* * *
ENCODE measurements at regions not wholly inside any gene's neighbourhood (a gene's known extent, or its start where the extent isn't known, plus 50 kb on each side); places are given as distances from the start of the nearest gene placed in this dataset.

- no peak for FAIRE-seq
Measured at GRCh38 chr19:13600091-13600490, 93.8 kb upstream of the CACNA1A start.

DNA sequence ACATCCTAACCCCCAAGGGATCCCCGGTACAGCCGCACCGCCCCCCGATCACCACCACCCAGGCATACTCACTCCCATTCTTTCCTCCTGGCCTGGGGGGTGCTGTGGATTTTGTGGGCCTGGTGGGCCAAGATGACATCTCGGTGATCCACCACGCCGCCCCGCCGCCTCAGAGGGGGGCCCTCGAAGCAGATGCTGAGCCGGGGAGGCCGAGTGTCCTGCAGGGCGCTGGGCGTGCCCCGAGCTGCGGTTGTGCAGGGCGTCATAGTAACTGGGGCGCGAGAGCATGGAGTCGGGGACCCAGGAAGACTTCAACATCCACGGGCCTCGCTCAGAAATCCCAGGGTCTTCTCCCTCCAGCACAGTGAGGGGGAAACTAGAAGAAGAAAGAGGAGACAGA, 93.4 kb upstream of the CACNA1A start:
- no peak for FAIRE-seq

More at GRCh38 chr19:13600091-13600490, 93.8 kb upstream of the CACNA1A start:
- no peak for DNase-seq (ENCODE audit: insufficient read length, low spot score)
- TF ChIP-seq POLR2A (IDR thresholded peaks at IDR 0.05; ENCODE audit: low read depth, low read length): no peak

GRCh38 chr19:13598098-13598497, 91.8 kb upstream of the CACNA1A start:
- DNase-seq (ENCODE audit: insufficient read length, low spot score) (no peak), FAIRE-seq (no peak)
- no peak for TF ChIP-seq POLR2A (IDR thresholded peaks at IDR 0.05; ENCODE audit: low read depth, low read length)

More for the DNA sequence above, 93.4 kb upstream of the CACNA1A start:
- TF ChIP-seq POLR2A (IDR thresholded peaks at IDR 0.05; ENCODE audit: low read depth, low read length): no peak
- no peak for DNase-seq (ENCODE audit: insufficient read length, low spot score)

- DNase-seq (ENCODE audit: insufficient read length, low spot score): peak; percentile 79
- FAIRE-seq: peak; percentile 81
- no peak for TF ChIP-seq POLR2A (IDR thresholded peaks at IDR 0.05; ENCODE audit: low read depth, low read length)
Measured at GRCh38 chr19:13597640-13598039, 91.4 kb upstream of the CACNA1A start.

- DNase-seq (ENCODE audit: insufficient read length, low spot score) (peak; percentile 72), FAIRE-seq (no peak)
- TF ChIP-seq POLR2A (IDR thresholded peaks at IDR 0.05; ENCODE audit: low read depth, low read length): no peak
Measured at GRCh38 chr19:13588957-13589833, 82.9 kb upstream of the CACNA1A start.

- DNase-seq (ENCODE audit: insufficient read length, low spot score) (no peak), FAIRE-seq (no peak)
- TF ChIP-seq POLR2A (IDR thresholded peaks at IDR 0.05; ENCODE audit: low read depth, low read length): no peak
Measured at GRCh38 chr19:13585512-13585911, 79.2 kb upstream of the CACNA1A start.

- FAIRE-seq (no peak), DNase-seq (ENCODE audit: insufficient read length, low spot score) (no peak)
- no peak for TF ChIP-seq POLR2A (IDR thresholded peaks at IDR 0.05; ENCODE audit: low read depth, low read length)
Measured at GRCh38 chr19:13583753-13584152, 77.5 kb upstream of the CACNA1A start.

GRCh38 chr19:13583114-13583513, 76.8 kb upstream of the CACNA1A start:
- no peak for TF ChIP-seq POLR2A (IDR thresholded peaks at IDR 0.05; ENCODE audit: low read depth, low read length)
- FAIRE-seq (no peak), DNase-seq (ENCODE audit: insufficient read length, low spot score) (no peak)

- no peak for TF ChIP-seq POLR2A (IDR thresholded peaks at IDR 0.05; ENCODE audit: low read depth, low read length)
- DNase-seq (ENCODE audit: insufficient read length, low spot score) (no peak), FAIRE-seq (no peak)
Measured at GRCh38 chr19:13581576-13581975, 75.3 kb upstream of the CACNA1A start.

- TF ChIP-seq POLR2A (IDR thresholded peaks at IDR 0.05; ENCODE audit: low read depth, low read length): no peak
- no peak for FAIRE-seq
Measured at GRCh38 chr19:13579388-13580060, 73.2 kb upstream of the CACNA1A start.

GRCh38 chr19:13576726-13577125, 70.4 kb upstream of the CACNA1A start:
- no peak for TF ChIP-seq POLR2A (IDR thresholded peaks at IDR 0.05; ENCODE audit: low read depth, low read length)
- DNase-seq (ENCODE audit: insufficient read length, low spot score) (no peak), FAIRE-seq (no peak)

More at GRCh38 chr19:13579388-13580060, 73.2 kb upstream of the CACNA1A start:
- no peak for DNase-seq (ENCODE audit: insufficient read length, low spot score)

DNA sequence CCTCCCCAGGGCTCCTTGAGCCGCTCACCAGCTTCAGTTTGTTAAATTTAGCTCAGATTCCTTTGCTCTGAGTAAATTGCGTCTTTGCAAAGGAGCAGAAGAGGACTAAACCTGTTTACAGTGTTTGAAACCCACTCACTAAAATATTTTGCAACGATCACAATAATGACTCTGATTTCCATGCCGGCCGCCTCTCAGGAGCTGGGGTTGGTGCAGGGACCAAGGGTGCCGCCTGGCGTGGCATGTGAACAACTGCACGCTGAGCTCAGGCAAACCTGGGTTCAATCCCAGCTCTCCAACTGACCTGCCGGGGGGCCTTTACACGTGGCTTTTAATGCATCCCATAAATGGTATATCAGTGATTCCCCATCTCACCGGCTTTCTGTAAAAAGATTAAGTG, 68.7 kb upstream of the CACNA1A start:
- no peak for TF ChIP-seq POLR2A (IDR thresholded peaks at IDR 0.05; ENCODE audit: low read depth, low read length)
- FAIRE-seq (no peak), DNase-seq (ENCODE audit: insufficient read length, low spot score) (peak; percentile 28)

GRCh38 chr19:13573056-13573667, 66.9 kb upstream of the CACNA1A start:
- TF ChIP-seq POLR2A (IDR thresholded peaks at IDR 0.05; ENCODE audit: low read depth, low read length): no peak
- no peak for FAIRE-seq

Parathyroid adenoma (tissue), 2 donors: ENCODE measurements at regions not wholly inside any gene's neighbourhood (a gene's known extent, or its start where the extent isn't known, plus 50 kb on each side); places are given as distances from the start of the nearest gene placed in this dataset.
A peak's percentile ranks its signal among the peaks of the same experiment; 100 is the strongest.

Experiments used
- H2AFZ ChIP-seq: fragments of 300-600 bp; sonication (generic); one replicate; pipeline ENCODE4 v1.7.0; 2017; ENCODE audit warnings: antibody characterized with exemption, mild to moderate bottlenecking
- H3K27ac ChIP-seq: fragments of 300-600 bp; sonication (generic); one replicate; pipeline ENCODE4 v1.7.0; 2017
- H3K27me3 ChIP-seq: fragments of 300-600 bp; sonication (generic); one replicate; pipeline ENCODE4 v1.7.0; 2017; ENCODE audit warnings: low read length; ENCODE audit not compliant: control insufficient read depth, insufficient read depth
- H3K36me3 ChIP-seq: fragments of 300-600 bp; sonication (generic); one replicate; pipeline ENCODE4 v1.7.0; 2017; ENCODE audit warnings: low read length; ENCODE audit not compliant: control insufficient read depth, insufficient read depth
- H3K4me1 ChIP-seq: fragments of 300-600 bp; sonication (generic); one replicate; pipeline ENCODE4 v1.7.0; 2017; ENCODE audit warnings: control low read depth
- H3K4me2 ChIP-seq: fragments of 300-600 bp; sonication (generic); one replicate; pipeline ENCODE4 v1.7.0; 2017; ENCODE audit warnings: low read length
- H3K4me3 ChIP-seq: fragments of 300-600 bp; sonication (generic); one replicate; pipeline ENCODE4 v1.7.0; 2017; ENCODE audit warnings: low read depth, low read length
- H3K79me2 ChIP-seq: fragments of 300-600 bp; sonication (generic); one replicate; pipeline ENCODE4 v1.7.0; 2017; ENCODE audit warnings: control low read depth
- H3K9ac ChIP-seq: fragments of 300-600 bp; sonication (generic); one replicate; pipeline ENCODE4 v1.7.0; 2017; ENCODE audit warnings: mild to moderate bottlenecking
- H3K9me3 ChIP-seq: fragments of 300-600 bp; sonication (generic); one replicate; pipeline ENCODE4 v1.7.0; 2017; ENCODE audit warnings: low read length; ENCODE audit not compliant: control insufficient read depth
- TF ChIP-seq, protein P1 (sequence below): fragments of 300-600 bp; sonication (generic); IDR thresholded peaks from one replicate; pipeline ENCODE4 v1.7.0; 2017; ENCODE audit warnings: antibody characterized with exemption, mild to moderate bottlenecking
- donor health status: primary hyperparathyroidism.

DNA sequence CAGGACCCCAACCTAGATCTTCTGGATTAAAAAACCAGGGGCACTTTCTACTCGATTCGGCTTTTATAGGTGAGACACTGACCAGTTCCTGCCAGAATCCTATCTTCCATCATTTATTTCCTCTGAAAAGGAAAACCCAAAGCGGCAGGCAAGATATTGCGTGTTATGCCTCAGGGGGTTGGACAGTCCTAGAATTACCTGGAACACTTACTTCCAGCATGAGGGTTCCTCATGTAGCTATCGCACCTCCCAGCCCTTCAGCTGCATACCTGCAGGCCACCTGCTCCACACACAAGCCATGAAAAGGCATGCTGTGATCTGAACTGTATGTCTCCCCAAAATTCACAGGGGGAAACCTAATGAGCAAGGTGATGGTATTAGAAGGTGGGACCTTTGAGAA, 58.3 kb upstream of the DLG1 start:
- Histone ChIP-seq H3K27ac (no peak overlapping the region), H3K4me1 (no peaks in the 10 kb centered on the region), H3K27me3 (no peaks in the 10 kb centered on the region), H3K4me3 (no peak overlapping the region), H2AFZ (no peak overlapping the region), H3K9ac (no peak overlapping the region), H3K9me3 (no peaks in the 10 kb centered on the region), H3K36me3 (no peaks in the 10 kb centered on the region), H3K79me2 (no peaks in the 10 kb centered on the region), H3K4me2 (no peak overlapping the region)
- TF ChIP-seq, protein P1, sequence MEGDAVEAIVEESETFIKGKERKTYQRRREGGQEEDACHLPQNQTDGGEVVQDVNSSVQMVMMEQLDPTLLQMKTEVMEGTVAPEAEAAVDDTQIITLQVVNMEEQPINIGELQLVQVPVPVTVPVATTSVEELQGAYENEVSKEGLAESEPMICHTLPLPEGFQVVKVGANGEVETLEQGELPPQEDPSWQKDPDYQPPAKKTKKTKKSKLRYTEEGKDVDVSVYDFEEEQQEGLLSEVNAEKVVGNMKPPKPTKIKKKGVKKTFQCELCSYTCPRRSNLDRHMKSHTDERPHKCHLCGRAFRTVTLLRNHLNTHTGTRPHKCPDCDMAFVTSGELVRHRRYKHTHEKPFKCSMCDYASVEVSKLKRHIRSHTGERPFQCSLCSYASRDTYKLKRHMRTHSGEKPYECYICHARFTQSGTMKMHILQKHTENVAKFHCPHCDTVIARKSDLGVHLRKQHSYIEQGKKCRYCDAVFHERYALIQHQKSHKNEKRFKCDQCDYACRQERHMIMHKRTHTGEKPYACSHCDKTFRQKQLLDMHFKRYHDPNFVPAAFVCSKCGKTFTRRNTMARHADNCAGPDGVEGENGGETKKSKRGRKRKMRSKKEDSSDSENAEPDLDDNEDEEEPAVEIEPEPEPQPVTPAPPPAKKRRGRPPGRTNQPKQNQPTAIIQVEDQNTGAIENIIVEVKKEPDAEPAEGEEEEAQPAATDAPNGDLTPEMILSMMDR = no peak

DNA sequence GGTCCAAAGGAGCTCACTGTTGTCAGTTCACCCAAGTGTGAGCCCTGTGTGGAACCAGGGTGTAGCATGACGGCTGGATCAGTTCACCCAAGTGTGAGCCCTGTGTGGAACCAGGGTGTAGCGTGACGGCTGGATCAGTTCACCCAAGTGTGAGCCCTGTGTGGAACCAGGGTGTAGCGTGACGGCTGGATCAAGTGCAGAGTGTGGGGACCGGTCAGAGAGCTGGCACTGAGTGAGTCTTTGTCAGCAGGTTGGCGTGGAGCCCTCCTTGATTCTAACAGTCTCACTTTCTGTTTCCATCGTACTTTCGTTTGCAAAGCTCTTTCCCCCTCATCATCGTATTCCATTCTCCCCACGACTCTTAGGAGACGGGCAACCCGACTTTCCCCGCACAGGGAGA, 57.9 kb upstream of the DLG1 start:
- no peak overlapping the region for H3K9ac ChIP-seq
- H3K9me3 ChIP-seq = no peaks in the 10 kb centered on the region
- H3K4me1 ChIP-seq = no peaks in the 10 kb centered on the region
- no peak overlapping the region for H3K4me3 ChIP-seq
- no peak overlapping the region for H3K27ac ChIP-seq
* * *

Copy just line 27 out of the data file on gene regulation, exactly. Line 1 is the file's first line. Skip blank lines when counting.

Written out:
Measured at GRCh38 chr19:13583753-13584152, 77.5 kb upstream of the CACNA1A start.